Just as interestingly, in that process, Black southerners took an electoral and political beating in state legislatures of the Deep South. Whereas African Americans now comprise a majority of the minority Democratic delegations in that sub-region, all but a few of them serve in legislative minorities.
With such impressive Republican majorities, especially in the Deep South, the interests and demands of blacks can be almost wholly ignored without any political recourse... The 're-segregation' of southern politics may effectively mute the voice of Dixie's black citizens.
Dr. McKee concluded his address with the statement that "Race was, is, and still remains the drive wheel of Southern electoral politics":
More than any other factor, much more than economics, religion, crime, national defense, health care (insert other salient issues here) it is race that structures the partisan division of political competition and its influence looms significantly larger in the Deep South, which has always been the case... Perhaps it is nothing short of remarkable that 65 years after Key, race continues to play the lead role in Southern electoral politics. But the past has a long shelf life.
Dr. McKee's analysis was both scholarly and straightforward. He articulated precisely the simultaneity of change and continuity in this unique region of American democracy. To answer the three questions posed at the beginning of this post, he reported that: (1) Race is still an important aspect of Southern politics; (2) the Deep South has solidified its support for the Republican Party much more-so than the Peripheral South; and (3) while the civil rights movement has greatly improved the status and role of African Americans in the South, the entrenchment of the Democratic party as a minority force has had negative impact on the representational strength of Black citizens in the state legislatures of this region.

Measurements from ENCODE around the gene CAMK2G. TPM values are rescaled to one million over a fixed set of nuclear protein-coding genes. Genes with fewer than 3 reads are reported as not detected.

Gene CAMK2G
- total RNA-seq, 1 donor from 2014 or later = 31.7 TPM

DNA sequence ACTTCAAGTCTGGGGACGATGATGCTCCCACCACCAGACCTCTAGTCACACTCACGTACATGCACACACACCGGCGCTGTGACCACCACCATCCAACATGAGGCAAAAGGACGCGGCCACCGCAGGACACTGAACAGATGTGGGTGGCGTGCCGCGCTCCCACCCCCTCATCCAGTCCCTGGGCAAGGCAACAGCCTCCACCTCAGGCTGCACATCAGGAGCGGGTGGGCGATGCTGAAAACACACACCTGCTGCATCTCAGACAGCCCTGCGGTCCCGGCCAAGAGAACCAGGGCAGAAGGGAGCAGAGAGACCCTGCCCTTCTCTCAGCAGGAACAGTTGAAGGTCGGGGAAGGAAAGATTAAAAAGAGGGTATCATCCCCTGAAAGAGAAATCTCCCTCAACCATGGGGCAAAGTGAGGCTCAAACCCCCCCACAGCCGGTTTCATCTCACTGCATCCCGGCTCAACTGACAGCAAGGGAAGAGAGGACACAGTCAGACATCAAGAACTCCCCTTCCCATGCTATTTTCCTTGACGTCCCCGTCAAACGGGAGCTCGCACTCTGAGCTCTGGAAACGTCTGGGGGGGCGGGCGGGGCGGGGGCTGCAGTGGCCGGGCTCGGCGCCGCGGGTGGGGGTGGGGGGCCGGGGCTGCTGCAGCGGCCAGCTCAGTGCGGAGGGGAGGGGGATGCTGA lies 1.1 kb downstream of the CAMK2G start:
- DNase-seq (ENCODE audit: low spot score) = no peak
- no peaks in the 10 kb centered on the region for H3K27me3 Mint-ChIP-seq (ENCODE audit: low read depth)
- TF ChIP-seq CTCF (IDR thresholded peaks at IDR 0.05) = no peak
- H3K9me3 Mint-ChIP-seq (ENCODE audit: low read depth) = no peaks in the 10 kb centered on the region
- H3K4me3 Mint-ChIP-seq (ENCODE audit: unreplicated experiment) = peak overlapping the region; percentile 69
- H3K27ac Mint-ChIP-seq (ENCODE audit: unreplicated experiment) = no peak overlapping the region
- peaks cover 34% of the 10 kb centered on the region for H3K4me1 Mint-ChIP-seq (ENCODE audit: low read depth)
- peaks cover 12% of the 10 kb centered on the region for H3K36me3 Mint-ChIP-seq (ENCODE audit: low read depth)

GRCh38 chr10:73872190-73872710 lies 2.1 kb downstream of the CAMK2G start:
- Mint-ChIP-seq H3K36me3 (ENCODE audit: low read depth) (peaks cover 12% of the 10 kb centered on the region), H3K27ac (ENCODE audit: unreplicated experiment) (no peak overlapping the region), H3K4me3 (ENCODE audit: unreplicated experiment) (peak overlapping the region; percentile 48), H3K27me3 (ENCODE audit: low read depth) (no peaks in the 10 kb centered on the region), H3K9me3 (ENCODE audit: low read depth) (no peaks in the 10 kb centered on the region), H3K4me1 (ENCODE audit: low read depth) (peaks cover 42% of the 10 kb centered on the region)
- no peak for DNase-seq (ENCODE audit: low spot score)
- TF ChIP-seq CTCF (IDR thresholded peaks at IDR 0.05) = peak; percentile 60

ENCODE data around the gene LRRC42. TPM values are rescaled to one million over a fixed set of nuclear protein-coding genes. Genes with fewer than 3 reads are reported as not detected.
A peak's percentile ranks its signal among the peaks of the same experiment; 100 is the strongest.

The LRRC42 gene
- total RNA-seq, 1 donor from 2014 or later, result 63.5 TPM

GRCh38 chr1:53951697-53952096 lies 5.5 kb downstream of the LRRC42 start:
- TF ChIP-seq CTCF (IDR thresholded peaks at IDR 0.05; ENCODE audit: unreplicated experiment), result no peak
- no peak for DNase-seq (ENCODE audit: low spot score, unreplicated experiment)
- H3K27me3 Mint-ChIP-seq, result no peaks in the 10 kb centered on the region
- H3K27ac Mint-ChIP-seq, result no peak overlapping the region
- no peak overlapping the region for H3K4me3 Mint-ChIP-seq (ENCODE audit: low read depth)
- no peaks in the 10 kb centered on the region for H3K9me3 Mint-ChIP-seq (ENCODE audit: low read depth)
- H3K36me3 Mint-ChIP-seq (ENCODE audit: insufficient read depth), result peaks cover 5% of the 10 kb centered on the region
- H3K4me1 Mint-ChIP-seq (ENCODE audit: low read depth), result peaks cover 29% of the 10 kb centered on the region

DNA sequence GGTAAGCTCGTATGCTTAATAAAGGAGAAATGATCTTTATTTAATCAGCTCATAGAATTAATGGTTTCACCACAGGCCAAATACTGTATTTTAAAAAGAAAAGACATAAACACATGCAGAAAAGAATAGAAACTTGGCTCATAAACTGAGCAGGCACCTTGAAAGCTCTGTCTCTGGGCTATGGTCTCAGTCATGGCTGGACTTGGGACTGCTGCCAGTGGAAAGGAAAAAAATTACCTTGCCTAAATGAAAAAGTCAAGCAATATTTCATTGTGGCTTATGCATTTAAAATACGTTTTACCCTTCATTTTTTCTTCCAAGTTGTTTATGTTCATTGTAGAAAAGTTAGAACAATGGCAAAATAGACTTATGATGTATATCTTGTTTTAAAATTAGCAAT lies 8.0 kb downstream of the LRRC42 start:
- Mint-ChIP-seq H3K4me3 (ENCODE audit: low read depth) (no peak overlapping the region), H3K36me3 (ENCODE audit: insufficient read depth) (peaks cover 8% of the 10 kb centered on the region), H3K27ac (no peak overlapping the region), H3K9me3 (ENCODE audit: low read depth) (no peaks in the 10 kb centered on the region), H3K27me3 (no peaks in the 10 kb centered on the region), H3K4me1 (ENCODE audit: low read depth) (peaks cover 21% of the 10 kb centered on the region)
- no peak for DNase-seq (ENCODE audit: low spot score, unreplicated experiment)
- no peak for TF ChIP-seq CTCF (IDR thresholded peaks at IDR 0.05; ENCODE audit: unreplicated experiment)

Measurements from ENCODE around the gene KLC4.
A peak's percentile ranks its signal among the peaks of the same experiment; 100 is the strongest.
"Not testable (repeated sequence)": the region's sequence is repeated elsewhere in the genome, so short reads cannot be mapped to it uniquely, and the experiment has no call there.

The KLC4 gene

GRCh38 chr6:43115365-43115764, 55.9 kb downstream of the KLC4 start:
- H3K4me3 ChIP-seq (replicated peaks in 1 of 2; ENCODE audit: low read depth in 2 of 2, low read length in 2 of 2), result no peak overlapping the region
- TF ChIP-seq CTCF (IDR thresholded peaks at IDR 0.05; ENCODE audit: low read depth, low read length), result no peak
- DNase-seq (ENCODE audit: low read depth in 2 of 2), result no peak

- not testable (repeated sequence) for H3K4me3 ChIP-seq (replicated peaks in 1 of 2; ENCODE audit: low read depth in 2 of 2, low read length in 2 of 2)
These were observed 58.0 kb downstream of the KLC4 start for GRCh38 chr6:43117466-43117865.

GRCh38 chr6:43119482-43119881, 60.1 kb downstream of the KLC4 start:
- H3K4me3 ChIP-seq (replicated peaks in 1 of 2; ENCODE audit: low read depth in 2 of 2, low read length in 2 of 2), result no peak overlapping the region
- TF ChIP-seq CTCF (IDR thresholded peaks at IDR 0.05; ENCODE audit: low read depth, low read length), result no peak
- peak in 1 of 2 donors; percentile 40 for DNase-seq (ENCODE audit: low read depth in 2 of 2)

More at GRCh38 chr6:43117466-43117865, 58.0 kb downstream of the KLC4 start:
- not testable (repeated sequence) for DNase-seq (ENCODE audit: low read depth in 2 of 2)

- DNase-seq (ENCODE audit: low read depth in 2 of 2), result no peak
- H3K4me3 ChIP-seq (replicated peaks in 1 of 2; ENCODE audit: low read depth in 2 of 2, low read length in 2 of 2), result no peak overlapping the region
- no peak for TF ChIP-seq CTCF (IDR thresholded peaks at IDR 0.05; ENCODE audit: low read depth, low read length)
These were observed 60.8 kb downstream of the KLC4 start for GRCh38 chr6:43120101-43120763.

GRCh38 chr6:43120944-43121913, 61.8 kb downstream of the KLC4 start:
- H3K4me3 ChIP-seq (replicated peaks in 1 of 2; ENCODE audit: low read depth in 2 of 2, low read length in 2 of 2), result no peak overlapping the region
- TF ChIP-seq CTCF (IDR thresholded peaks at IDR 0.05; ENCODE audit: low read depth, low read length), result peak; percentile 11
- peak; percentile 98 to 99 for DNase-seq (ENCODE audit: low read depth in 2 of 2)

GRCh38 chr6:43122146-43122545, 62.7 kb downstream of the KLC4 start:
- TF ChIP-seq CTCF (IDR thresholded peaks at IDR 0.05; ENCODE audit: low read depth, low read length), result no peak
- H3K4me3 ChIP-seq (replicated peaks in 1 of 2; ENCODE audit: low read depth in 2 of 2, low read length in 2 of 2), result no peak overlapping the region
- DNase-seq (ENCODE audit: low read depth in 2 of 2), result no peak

As a longtime political scientist and public official at the state and national levels, I might add some remarks -- drawn from my experience in academic research and practical politics -- to his analysis.
While race is still a powerful driver, the historic "race game" has changed in important ways from what Key observed midway of the past century. For example, the South now operates as a two-party system, and both races -- Blacks and Whites -- participate in Southern politics. That system reflects white majoritarianism; however, many successful, effective politicians of the two races strive to address the discriminatory legacies of slavery, segregation and discrimination. It's not much to brag about; and sometimes there is retrogression to raw racism. But the new politics is different from the past; actually, it is more akin to the practice of national politics than Old South ways. Readers who are interested in pursuing this strange new racial system can access my previous Huffington Post columns and my books on The South's New Racial Politics and Stealth Reconstruction.
AUTHOR NOTE: This column is the first of a series of posts deriving from the 2014 Citadel Symposium on Southern Politics in Charleston, SC. The Symposium has been held every other year since 1978; a hundred specialists -- representing scholars from about 50 academic institutions -- participated in the most recent conference this spring. In this series, I will attempt to incorporate pertinent aspects of the discussion and offer some of my own comments.